"The DirectGov strategy of..........:

  • re-ordering information to make it easily findable;
  • re-presenting information so that it is clearer and makes sense for citizens or businesses, and;
  • joining up information effectively so that it better meets people’s and enterprises’ overall needs.

This approach is challenging because of the complex departmental structure of national government against a background of ten or more years of un-coordinated growth of government websites."

Let's hope the strategy is successful and applied to the other channels that Government uses.

Friday, 13 July 2007

Why bother

Government delivery organisations are silo's created to implement convenient groupings of legislation, e.g. taxation and lnks to the giving of subsidies or benefits to the taxed are weak or nonexistant. The result is that whilst citizens and businesses think of government as a whole the services they interact with are fragmented. At a Public seminar on interaction sponsored by AT Kearney, Sir David Varney put his case for a more seamless offer of services to the public, asking why have multiple calls by multiple agencies following a bereavement, or 23 separate departments validating a citizen's identity. Contrast that with the private sector where increasingly all interactions with a customer are coordinated to provide a consistent and convenient service and internal silo's are hidden from customers.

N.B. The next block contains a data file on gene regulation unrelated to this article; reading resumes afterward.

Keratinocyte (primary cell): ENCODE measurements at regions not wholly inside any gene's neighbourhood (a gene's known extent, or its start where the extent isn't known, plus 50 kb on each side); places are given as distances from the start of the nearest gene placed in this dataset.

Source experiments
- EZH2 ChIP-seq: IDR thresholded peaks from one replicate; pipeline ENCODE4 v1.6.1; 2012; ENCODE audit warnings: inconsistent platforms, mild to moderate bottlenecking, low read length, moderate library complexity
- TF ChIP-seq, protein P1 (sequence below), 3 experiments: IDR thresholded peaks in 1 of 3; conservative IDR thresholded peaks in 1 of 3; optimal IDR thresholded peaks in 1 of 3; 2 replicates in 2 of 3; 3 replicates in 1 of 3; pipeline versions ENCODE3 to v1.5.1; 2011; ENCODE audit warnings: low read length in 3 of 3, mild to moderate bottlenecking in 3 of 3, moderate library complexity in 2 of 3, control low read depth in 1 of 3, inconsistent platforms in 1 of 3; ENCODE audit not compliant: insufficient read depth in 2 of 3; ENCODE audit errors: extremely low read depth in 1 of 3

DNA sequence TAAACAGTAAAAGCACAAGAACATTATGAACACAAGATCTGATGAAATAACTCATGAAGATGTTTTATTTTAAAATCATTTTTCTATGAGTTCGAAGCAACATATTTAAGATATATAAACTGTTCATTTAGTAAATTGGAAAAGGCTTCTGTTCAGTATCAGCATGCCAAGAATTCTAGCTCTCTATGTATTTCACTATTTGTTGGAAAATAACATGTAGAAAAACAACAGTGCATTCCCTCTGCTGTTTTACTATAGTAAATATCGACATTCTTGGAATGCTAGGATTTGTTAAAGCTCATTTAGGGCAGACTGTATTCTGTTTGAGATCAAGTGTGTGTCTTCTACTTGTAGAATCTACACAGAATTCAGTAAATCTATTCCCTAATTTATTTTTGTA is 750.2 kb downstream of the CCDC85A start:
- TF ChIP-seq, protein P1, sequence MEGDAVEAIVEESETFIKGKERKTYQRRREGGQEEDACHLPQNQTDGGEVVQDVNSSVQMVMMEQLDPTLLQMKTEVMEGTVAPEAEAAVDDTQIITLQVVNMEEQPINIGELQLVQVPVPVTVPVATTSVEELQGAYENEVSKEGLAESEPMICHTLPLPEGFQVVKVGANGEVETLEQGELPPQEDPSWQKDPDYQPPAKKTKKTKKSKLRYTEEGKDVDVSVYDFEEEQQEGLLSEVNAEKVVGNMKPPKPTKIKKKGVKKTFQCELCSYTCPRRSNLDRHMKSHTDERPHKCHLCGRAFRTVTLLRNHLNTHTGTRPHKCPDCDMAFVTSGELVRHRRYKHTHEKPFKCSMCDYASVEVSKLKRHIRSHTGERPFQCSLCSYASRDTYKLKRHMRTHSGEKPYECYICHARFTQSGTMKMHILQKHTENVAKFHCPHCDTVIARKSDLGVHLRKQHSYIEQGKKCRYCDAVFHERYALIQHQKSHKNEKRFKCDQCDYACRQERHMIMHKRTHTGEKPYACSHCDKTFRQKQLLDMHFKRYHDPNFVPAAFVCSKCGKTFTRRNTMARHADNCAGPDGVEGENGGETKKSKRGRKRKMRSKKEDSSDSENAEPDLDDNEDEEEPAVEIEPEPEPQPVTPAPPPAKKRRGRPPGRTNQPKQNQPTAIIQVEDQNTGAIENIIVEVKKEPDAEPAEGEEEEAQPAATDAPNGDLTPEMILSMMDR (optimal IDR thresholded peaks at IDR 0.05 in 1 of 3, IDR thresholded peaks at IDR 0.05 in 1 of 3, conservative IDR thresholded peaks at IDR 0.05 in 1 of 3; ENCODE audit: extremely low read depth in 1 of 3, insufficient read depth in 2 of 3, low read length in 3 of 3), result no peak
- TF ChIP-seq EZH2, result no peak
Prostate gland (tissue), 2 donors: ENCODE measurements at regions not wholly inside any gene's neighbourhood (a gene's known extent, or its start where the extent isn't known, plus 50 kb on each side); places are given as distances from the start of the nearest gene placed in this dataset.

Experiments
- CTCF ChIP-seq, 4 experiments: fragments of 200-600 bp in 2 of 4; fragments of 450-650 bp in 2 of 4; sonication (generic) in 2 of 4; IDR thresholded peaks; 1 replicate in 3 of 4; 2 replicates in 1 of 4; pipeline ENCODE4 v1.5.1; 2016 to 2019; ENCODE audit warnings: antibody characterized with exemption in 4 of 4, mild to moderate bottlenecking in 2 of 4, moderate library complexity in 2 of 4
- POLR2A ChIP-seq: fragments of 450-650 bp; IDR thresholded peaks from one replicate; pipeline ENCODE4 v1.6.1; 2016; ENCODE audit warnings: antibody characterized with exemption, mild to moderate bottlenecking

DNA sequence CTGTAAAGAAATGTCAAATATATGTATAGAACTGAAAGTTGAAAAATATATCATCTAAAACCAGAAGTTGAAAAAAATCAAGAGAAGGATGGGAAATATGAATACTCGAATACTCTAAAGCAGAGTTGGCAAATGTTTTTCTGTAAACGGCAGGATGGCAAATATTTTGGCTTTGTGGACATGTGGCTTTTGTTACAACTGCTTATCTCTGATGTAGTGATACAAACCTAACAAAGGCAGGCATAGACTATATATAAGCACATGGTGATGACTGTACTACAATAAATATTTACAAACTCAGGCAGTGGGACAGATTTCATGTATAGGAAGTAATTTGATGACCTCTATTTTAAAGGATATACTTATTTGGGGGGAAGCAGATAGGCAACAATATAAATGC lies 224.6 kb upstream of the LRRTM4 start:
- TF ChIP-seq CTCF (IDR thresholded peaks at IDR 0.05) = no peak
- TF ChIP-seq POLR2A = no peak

We need Transformational Government to turn government inside out and instead of focussing on the needs of each government organisation to think of how citizens and businesses interact with government as a whole. The benefits are not just happy citizens, ther will be less money spent on duplicating services and the policy outcomes the country and it's legislators are looking for will be achieved.

EURIM dialogues

EURIM, the all-party, Government-Industry Information Society group, is organising a programme of “political dialogues” to help inform that debate by publicising good practice in three of the areas that are expected to cause the most difficulty:

  • the means of delivering genuinely socially inclusive services, given that parts of society are best reached by very different channels and that those in most need of support are least likely to be reached via the current generation of on-line services, public or private.
  • the challenges of organising delivery partnerships that really do cross the barriers between the public, private and voluntary/community sectors as opposed to dominant players trying to coerce others into adopting their pattern of working.
  • the democratisation of delivery, ensuring that consultations really do involve those most affected, the recipients and those who inter-act directly with them. But we also need to ensure that subsequent performance monitoring is based on their experience of what is actually delivered and their changing priorities for improvement.

In each area the aim is also to look at the role(s) of central and local government and their delivery partners, the means of set of appropriate objectives and subsequently monitoring performance and the challenges of managing the structural and cultural changes needed.